Underrated singer/songwriter Lloyd Cole looks back with a box set show at Old Town School

Photos by Andy Argyrakis

For a guy who once emphatically stated “Don’t Look Back,” Lloyd Cole is not normally known for being nostalgic, but then again, it isn’t every day when an artist releases an extensive box set chronicling five CDs, one DVD and a book. With a tour dubbed “2016: My Retrospective Year,” the severely underrated singer/songwriter (at least to many in America) spent the entire two part evening at the Old Town School Of Folk Music united by that very theme, splitting the set between the new “Collected Recordings 1983-1989” package with his previous band The Commotions, alongside solo material up through 1996.

Though this specific night was exclusively dedicated to reflection and the promise that a second retrospective box is in the works, the troubadour is by no means retiring from his craft and plans to pick up where 2014’s solid studio effort “Standards” left off following this rare and revealing trip down memory lane.

Lloyd ColeThe first half featured Cole, a sheet music stand and some periodic switching between a quartet of guitars as he dusted off group gems such as “Perfect Blue,” “Rattlesnakes” (a favorite for Tori Amos) and “Jennifer She Said.” The Englishmen also tipped his hat towards the late Prince by cleverly blending “Sometimes It Snows In April” with his own “Loveless,” and later, remembering his obvious muse Leonard Cohen via “Famous Blue Raincoat.”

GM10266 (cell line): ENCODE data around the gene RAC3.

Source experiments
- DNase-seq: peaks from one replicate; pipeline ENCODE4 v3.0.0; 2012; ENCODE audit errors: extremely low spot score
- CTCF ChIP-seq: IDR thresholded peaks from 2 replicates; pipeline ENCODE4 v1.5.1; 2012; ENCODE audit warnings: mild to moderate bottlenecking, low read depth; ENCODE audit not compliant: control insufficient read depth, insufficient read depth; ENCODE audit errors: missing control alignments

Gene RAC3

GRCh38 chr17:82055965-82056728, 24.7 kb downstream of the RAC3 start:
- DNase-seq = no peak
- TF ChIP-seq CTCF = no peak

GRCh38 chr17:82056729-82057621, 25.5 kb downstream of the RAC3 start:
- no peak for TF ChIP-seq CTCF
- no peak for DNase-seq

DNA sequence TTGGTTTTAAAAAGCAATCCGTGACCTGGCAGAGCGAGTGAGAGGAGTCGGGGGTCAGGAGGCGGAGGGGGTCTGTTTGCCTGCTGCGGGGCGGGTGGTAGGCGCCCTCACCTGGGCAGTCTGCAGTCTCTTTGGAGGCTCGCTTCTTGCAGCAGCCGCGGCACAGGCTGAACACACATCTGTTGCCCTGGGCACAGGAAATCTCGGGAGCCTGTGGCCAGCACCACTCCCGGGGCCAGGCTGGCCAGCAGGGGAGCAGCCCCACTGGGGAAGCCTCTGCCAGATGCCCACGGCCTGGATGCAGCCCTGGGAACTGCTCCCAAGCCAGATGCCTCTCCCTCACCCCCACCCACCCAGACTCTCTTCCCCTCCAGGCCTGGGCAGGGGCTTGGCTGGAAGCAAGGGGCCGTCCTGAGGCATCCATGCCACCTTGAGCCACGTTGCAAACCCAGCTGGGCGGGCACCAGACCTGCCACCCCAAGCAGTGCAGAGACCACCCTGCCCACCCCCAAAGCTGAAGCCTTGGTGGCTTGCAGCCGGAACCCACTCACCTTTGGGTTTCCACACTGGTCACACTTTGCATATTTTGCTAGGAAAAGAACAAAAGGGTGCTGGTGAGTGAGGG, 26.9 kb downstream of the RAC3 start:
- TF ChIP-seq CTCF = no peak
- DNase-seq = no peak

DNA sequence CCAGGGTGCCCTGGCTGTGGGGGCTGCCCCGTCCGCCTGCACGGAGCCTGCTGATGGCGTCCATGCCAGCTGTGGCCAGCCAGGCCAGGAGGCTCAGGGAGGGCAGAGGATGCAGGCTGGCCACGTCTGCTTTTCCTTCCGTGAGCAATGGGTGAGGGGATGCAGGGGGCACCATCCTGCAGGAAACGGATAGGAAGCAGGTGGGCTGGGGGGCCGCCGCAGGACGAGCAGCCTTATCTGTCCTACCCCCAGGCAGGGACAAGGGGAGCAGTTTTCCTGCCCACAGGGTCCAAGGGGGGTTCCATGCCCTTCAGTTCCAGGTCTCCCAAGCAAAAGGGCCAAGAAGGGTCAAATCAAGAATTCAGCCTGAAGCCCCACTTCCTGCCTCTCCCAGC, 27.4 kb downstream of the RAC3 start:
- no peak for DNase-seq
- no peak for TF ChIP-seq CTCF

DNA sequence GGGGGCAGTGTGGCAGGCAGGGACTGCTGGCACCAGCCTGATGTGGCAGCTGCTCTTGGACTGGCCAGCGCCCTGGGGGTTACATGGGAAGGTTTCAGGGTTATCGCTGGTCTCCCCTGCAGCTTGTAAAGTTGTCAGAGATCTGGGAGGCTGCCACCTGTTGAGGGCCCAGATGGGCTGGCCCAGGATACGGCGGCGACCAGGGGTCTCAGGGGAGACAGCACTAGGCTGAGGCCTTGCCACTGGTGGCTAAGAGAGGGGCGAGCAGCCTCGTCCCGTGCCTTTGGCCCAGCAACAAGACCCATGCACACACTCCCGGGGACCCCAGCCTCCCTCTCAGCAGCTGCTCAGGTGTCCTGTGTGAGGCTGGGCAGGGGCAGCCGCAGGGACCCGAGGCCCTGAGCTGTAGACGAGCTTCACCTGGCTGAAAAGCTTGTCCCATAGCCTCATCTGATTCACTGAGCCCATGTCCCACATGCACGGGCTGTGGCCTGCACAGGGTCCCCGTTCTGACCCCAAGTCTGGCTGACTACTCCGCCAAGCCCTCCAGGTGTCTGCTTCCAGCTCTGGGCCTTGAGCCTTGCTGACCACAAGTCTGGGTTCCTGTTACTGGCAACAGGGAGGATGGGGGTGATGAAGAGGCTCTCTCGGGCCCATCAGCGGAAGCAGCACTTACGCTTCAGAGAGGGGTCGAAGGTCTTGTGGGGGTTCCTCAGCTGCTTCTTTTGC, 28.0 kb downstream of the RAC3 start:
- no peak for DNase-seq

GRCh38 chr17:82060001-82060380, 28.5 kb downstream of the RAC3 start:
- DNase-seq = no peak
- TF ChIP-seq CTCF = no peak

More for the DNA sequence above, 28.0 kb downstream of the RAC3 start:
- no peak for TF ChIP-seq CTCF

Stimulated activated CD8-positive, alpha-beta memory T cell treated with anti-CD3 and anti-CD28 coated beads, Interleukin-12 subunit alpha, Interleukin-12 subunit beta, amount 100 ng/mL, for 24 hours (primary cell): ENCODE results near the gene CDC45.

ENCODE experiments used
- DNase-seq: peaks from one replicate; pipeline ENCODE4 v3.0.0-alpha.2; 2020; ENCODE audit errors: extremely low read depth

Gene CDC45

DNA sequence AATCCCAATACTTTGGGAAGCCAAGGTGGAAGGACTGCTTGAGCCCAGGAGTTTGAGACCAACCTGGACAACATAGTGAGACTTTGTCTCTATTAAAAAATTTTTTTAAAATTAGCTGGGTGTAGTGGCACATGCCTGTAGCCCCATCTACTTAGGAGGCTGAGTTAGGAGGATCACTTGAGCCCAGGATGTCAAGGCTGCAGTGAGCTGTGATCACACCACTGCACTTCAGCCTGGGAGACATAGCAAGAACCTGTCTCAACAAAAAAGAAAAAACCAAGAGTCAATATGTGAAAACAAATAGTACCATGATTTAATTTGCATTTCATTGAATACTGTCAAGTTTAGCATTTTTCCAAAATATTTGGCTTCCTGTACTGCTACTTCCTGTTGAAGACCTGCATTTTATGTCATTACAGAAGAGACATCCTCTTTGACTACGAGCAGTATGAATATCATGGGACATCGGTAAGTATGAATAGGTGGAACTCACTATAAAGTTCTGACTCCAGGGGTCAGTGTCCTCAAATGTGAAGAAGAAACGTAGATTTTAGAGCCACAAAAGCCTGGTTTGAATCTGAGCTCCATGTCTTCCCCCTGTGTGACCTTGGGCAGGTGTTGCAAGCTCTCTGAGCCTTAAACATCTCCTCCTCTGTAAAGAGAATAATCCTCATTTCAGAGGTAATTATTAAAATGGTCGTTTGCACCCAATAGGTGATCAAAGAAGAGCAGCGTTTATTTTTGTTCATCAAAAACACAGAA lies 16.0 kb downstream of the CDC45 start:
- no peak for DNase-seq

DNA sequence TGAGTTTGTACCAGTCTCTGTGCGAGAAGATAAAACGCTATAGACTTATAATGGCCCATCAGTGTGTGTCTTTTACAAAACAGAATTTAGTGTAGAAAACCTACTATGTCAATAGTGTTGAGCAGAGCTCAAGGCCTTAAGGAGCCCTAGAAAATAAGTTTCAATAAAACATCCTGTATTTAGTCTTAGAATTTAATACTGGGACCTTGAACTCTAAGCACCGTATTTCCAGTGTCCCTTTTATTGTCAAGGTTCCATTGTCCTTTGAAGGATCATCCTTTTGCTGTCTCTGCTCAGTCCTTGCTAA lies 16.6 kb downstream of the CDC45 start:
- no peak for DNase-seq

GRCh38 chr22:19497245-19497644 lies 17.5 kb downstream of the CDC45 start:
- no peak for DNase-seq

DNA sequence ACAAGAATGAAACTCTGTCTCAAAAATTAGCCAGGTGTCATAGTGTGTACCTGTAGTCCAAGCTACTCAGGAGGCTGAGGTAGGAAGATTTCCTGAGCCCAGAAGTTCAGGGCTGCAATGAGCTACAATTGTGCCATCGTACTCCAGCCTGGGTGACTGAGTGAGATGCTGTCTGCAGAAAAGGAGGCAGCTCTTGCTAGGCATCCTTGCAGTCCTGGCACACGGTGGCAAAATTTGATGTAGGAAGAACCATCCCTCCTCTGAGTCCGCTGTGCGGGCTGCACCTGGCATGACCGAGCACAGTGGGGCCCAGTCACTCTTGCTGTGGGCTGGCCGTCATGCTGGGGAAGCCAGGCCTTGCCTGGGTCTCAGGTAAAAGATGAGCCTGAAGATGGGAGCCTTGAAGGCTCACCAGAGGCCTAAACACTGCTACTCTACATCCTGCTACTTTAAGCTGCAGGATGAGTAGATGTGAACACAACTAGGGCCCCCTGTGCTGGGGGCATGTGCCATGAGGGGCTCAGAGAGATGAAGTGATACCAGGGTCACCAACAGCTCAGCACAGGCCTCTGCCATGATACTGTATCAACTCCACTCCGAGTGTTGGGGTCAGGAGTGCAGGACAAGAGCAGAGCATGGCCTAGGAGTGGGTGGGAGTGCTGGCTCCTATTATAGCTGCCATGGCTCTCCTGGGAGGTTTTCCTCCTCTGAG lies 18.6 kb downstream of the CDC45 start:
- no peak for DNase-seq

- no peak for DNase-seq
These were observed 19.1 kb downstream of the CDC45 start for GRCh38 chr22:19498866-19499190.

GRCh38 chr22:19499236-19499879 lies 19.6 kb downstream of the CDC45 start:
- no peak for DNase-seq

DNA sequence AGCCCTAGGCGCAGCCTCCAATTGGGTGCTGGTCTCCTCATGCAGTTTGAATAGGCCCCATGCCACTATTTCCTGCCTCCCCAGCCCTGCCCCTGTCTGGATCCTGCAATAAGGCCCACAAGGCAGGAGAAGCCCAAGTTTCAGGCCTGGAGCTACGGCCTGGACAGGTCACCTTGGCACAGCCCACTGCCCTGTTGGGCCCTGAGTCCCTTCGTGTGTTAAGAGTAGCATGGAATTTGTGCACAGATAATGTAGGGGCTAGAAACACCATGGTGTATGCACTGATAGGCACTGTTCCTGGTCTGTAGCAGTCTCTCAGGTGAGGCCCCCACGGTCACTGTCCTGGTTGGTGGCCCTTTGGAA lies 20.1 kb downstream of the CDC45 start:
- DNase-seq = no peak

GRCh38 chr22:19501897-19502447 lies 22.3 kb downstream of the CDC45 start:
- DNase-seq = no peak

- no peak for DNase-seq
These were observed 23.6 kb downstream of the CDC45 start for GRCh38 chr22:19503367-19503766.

Come part two, Cole’s mood shifted from the reflective and periodically melancholy to the slightly more upbeat and instrumentally intricate, accompanied by his son William on second guitar (an exceptional talent who turned out to be the show’s secret weapon and certainly worth including the entire time). Together, the pair strummed through the gorgeous “Don’t Look Back,” The Commotions’ staple “Are You Ready To Be Heartbroken?” (answered at one point by Scottish indie rockers Camera Obscura), the sublime “No Blue Skies” and at least a dozen more, many of which the headliner hinted he’ll never play again.

All the while, Cole was consistently engaging as a left of center lyricist, while telling a slew of self-deprecating jokes and making sure his wry sense of humor hasn’t lost a shred of its edge. Though this specific night was exclusively dedicated to reflection and the promise that a second retrospective box is in the works, the troubadour is by no means retiring from his craft and plans to pick up where 2014’s solid studio effort “Standards” left off following this rare and revealing trip down memory lane.


Click here for more Lloyd Cole photos from the Old Town School Of Folk Music.

For additional information on Lloyd Cole, visit LloydCole.com.

For a list of upcoming shows at the Old Town School Of Folk Music, visit OldTownSchool.org/Concerts/.

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